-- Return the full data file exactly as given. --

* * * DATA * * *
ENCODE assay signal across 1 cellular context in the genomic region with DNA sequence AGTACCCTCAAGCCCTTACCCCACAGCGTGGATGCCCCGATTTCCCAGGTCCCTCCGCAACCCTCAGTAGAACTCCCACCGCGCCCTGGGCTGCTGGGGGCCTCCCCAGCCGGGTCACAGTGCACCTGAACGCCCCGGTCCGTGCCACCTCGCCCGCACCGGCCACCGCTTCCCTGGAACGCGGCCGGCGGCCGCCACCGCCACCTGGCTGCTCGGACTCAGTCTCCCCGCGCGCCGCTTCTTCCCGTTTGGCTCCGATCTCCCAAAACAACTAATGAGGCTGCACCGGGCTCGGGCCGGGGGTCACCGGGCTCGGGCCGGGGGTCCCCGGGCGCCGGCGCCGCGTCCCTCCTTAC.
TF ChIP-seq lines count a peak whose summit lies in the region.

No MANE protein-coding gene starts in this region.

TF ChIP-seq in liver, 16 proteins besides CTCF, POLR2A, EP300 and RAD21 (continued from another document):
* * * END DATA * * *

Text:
ENCODE assay signal across 1 cellular context in the genomic region with DNA sequence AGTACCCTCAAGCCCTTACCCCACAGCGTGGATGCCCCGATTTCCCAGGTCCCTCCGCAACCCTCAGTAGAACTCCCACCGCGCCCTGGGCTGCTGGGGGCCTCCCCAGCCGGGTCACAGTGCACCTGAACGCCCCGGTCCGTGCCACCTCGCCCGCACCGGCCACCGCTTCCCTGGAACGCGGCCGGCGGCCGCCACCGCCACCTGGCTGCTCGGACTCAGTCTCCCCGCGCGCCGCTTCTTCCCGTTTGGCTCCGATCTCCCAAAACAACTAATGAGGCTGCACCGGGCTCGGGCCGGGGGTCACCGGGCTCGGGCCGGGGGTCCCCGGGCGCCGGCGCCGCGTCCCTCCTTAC.
TF ChIP-seq lines count a peak whose summit lies in the region.

No MANE protein-coding gene starts in this region.

TF ChIP-seq in liver, 16 proteins besides CTCF, POLR2A, EP300 and RAD21 (continued from another document):